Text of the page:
We had this for dinner tonight and both Dave and I really enjoyed it. It's definitely an occasional indulgence, since the bacon and drippings are not something you want to eat on a regular basis. Trust me on the bacon drippings. I know it sounds like something that makes one nostril curl up into a sneer but just trust me. The mingling of the saltiness of good bacon (from Whole Foods...not the Oscar Mayer chemicalized stuff) with the sweetness of the dates and the acid in the white wine vinegar - not to mention the tartness of the goat cheese - is really delicious. The friseé adds a nice crunch to pull it all together. So enjoy.
(p.s. for some reason the goat cheese I had on hand was very, very creamy - as you'll notice in the picture. I'm not sure why this is, but when you go to add your goat cheese to the salad it will no doubt crumble as instructed in the recipe....not glop on like sour cream. It tasted good though, so I guess I shouldn't complain.)

Friseé Salad with Bacon, Dates and Goat Cheese

3 bacon slices, chopped
2 tablespoons extra-virgin olive oil
3 teaspoons honey
1/2 cup chopped pitted dates
1/2 cup thinly sliced red onion
2 tablespoons Sherry- or White-wine vinegar
1 large head of frisée, washed, dried and torn (about 4 cups)
2 1/2 ounces soft fresh goat cheese (about 1/2 of 5-ounce log), crumbled
1/3 cup walnut halves

Cook the bacon in heavy small skillet over medium heat until crisp. Using slotted spoon, transfer to plate. Reserve 1 tablespoon bacon drippings in skillet - discard the remaining drippings. Add olive oil, honey, dates and onion to skillet. Cook 2-3 minutes until onions start to soften. Stir in vinegar. Continue to cook 2 minutes longer until flavors come together. Season dressing with salt and pepper.

Place frisée in medium bowl; add dressing and toss. Divide salad between 2 plates. Sprinkle with bacon, cheese and nuts.

Makes 2 fairly large servings.

Tuesday, July 03, 2007

Bounty of blueberries

Going to the grocery store or farmer's market this time of year can be overwhelming. There's so much beautiful produce that I want to use that sometimes I can't choose. Then, there's the fear that if I don't pick up a particular item right then, it will be gone or out of season the next time I come. I guess I should lighten up a bit because grocery shopping should not be this stresssful.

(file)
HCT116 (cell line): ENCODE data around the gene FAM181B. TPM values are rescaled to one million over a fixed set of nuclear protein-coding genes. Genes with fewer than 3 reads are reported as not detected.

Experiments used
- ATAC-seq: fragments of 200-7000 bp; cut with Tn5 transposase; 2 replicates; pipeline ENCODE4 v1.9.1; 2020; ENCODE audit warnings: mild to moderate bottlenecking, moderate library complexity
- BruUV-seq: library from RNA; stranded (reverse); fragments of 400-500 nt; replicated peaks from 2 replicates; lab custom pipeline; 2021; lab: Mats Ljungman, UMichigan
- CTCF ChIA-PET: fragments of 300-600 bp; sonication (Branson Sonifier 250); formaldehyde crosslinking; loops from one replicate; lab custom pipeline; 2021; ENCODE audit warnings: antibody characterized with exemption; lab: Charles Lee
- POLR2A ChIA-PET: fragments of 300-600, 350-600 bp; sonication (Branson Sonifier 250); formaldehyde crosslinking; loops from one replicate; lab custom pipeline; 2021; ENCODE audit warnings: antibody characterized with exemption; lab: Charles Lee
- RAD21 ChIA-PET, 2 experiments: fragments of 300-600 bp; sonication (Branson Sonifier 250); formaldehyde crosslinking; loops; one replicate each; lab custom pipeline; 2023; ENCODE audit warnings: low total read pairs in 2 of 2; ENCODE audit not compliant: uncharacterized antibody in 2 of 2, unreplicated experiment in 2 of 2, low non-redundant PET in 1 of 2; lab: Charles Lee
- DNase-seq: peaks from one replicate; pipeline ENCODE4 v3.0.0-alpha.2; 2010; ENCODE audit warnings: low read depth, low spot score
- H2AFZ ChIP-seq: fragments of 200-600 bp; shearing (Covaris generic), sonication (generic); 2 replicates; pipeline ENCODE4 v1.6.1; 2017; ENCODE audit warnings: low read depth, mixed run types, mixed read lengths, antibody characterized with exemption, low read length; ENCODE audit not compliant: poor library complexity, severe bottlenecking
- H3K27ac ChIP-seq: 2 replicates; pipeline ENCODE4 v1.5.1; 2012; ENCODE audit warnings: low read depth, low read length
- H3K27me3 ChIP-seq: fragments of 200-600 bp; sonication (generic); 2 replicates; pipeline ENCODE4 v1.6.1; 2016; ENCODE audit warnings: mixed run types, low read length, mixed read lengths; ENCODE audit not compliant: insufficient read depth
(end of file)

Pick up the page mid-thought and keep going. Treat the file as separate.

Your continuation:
Along the lines of enjoying summer's bounty of produce options - here's a nice little recipe for Blueberry Cobbler. I made this with some beautiful big, ripe blueberries. It makes 2-4 servings depending on how hungry you are.

Lemon Blueberry Cobbler

2 cups picked-over blueberries
1 teaspoon freshly grated lemon zest
1/3 cup sugar
1 tablespoon fresh lemon juice
1 teaspoon cornstarch
2/3 cup all-purpose flour
1 teaspoon baking powder
3/4 teaspoon ground cardamom (Don't skip this - it adds a really interesting flavor)
1/2 to 3/4 cup heavy cream (add gradually to determine exact amount)
Good vanilla ice cream

Preheat oven to 400° F. and butter an 8-inch glass pie plate - or small casserole dish.

In a bowl toss together blueberries, zest, sugar, lemon juice, and cornstarch until combined well and transfer to pie plate or dish.

Into another bowl sift together flour, baking powder, cardamom, and a pinch of salt. Add cream and stir until mixture just forms a thick, sticky dough. Drop dough in mounds on blueberry mixture and bake in middle of oven until crust is golden and cooked through, about 25 minutes. Let cool for 20 minutes and serve with good quality vanilla ice cream. YUM

Tuesday, June 26, 2007

Salad Days